Bookmarked What’s Wrong with the Way We Work by Jill Lepore (The New Yorker)

Americans are told to give their all—time, labor, and passion—to their jobs, Jill Lepore writes. But do their jobs give enough back?

Reflecting on the death of Maria Fernandes while sleeping in her car between shifts, Jill Lepore reflects on the world of work in America. This includes looking at the history, as well as the place it serves in our life.

It is interesting to think about this at the moment in Australia where there is a lot of discussion about people working in quarantine hotel also having a second gig.

Replied to The Industry Standard Myth by Chris (

Turns out that, for the most part, a word processor is just a word processor, a spreadsheet is just a spreadsheet, a video editor is just a video editor, and so on. It’s their points of difference that make them interesting, but if you’ve never tried anything else then you won’t know what those difference are.

I enjoyed this Chris. It reminds me of an experience from a few years ago where we moved to Dropbox as a collaborative solution to fit with the ‘industry standards’, rather than grow and morph our expectations.

we can spend forever looking for the perfect fix. However, the fix is only part of the solution. In addition to going through the process involved in coming to a decision, what we actually do once we have made that decision to change is just as important. What everyone really needs to learn is how to overcome various hurdles and hiccups. So often people think that the answer to problem solving is to holla for the nearest technician. Although there are some issues which we can’t solve, there are many which we can with a little nous. No matter how simple the solution, there will always be a problem that needs to be overcome. We need then a change of mindset, not to simply change the program every time we have a problem.

It also has me thinking about my current work. I came into the role without any knowledge of the system we use. I begged, borrowed and listened my way through, tinkering and testing various pieces and processes. I actually think that it has been helpful in not having any knowledge, but instead having the right approach.

Replied to Weak Ties & Strong Intros (

When you first start out as an independent you won’t have a clear vision of the work you do and you’ll inevitably lean hard on your strong ties to generate clients. That’s fine! It’s how it’s supposed to work. But to succeed in building a sustainable practice you’ll need to learn how to cultivate a large surface area of weak ties and create a clear, memorable image of the work you do so that your weak ties can make strong intros.

Although I do not work as a ‘consultant’, this piece left me thinking about how other weak ties would introduce me in my current position, let alone the narrative I tell. I guess this is the difference between being the master of your own narrative, compared to being in a position where your narrative is often dictated by others.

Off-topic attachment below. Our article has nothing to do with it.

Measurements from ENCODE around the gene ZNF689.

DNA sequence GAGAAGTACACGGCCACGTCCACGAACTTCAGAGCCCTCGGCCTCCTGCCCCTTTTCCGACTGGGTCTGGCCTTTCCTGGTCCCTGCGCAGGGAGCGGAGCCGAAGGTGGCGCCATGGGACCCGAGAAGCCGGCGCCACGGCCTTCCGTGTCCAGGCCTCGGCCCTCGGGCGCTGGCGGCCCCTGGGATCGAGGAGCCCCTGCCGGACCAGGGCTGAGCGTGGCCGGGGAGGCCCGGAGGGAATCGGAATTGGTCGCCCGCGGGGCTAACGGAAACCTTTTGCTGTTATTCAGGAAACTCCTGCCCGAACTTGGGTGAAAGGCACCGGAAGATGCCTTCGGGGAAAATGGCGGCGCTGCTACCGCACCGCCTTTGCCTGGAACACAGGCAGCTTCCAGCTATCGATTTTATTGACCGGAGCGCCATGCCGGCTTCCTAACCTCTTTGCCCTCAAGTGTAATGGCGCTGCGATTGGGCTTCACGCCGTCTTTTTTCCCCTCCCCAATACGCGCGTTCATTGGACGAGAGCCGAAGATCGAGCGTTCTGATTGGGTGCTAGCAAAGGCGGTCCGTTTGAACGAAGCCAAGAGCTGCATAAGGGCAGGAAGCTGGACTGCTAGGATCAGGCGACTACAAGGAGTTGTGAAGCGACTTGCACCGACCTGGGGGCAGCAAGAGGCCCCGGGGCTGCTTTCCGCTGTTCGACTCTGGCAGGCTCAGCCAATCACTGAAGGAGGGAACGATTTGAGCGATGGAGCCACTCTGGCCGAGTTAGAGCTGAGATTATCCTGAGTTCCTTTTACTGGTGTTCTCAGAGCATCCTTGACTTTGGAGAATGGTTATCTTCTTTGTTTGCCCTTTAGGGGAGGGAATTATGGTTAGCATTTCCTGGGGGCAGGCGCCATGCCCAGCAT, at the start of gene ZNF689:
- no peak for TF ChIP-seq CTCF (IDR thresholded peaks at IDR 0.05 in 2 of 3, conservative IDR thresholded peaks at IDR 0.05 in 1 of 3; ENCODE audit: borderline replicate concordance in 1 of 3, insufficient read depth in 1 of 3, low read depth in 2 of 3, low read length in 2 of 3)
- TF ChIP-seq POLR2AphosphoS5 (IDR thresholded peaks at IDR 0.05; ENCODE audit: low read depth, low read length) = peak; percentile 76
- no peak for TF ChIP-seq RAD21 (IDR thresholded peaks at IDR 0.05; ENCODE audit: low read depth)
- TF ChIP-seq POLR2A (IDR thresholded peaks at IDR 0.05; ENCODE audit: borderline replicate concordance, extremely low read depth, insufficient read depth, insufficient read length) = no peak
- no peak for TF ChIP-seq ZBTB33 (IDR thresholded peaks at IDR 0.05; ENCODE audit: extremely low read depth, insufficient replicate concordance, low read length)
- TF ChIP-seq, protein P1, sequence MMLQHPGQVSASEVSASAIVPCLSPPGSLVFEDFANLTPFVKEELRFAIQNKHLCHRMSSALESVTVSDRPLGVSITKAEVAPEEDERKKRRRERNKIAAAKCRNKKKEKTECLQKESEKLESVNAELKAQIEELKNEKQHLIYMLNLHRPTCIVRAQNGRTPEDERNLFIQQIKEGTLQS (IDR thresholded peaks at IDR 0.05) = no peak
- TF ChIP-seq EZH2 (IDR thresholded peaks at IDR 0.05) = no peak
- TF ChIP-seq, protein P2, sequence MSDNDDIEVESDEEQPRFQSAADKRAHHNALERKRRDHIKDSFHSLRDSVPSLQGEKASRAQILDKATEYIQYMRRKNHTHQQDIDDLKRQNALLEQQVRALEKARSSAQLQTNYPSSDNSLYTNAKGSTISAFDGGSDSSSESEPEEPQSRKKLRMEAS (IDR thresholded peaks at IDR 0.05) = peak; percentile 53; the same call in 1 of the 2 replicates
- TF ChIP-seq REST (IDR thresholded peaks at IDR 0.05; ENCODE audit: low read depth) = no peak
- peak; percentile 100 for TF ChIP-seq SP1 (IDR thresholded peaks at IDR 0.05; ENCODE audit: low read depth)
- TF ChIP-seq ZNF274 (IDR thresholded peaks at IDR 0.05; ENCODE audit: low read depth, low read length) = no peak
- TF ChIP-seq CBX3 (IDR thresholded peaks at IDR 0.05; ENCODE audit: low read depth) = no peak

Bookmarked The Rise and Fall of Getting Things Done by Cal Newport (The New Yorker)

Cal Newport on the 43 Folders blogger Merlin Mann; the late productivity expert Peter Drucker; the author David Allen’s “Getting Things Done” method; and why G.T.D. doesn’t address the anxiety and inefficiency associated with e-mail overload, a phenomenon that knowledge workers experience in the office.

Cal Newport reflects upon the history of productivity hacks, from Druker’s management by objectives to Merlin Mann’s Inbox Zero, and suggests that individual actions are not enough. As most of us lack the power and control of our processes, we instead require management intervention.

In software development, for example, it’s widely accepted that programmers are most effective when they work on one feature at a time, focussing in a distraction-free sprint until done. It’s conceivable that other knowledge fields might enjoy similar productivity boosts from more intentional assignments of effort. What if you began each morning with a status meeting in which your team confronts its task board? A plan could then be made about which handful of things each person would tackle that day. Instead of individuals feeling besieged and resentful—about the additional tasks that similarly overwhelmed colleagues are flinging their way—they could execute a collaborative plan designed to benefit everyone.

I think the biggest challenge with this is as much about mindset as it is about process. It is interesting to consider this alongside discussions around distributed leadership.

Bookmarked 10 ways to become Time Rich (Medium)

My fifth book, Time Rich: Do Your Best Work, Live Your Best Life, is now available!